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Organ Donation and Matching Markets

Due to the complicated nature of medical transplants and the human body, the organ matching process is a much more complicated example of matching markets than we are able to cover in class. Factors such as blood type, body size, medical condition, and patient-donor distance all play a role in determining how the matching occurs. To make matters even more complicated, there are certain rules and limitations each organ faces. For example, people awaiting heart transplants are also assigned a code that indicates how urgently they need one. The heart can live outside the body for 4-6 hours, so time is an issue and we must also factor in how far the recipient lives from the donor, gradually increasing the search distance until a match is found. The size of the donor heart vs. the body of the patient is also important, since the heart must fit inside the recipient’s ribcage.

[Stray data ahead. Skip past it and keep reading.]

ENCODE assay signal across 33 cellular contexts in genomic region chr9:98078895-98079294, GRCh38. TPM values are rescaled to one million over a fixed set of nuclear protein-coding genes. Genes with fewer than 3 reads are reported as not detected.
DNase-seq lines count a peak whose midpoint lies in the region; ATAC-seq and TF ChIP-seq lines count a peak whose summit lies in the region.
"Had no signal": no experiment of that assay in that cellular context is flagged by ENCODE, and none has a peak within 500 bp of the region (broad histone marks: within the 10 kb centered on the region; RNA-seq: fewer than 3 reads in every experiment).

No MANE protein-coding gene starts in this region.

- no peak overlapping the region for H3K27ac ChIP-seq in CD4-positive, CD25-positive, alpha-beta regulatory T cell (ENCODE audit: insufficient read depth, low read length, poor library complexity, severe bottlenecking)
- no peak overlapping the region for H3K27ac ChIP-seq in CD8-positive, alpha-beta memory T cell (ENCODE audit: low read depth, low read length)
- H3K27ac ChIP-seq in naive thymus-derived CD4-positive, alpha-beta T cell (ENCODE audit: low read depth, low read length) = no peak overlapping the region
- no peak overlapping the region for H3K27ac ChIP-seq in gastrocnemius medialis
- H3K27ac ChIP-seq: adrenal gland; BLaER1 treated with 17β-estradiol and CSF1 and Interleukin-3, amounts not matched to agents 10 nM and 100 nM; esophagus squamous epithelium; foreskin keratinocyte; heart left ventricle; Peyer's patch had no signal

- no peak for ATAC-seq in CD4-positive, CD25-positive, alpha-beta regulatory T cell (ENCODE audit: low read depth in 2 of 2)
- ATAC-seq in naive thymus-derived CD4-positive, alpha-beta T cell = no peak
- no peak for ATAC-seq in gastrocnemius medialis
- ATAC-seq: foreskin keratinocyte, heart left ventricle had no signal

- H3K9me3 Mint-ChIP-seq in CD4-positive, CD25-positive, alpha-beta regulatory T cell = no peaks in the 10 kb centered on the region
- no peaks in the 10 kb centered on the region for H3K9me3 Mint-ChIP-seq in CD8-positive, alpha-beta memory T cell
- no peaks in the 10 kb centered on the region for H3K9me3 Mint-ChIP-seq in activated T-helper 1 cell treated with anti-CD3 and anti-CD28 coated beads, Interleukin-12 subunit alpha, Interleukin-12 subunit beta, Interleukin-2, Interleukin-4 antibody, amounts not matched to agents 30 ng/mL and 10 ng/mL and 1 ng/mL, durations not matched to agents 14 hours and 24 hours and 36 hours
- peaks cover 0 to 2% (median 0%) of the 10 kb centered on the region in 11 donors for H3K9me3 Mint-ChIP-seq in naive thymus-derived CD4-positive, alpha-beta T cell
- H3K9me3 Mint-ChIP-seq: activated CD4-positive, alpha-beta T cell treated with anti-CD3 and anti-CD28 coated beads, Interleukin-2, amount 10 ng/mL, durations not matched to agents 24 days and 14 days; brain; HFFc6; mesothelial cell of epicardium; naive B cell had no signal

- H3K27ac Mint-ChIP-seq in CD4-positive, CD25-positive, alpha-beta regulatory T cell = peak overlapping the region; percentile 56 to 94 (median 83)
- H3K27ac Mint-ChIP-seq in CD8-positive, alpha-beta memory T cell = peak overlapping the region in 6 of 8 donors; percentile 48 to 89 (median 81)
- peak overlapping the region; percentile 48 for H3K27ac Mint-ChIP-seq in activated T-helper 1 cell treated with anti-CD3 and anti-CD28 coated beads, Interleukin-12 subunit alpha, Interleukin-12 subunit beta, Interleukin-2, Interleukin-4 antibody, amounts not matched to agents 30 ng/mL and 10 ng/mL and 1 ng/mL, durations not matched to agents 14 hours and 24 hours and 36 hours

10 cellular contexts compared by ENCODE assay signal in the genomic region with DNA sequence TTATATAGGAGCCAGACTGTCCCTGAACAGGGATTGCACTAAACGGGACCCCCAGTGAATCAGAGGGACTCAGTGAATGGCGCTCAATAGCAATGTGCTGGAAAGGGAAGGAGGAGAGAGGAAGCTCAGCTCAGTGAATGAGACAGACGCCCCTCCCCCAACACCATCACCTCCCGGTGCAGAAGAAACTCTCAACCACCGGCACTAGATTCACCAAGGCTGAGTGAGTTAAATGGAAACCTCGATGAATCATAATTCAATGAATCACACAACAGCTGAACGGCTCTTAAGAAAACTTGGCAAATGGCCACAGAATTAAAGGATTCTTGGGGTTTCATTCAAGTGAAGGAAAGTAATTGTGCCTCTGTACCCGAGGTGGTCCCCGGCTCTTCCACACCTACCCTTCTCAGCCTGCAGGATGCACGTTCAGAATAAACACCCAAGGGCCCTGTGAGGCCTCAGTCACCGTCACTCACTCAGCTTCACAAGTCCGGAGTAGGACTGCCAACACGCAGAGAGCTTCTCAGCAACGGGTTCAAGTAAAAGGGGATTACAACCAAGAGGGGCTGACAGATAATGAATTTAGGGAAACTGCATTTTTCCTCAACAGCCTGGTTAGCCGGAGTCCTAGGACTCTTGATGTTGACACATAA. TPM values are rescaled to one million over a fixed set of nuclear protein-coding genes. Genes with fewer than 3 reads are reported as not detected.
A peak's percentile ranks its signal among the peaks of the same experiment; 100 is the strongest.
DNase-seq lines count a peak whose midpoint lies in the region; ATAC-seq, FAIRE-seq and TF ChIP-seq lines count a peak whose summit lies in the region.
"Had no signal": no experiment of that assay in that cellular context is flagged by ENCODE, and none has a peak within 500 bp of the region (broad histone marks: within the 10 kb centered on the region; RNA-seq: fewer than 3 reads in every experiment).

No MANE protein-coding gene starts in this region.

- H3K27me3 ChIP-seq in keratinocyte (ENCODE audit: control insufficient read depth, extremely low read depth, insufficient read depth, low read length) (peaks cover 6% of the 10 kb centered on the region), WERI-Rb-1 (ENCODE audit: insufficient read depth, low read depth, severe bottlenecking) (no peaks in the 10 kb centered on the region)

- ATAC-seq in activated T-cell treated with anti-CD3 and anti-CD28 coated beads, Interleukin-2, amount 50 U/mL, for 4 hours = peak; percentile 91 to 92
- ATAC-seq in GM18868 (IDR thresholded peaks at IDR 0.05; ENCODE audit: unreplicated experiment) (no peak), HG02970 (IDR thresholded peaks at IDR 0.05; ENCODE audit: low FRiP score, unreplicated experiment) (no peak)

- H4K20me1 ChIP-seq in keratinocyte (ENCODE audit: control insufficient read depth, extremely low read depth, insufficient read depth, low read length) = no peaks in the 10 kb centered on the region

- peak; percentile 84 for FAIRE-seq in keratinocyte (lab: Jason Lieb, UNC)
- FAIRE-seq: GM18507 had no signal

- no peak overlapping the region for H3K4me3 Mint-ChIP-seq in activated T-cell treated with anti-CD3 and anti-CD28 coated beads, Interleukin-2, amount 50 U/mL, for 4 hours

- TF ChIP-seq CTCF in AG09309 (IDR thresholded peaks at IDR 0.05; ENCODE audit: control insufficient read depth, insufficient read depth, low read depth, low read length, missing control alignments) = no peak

A few years ago, an algorithm developed at Carnegie Mellon that matches kidney donors with compatible recipients was used in a push to increase the number of kidney paired-donation transplants. The number of recipients waiting far exceeds the number of donors, and things like increasing the size of the search network can help increase the number of matches. Some challenges when designing such an algorithm include time and space efficiency. Due to the number of people in the system, the algorithm needs to be designed cleverly so as to finish within a reasonable amount of time. Also, limited memory is an issue so they needed to store into memory only things that are pertinent to current calculations.

Some things to ponder while thinking about organ donation systems include what happens in terms of updates? That is, are people waiting for a donation monitored and placed higher on the list if their condition worsens? Another point of consideration is how two equal people are treated – if two people have the same blood type, body size, location, urgency, etc., what determines who is placed higher on the list? I would imagine a situation like this being fairly frequent in densely populated areas such as New York City. In real-world applications, fairness is important, especially to those waiting for a donor. Also, in class we covered a kidney donation matching situation in which a patient has a willing donor but they are incompatible (initial endowments). I think it would be interesting to design a system where the patient needs one organ but his initial endowment donor is looking to provide a different one.



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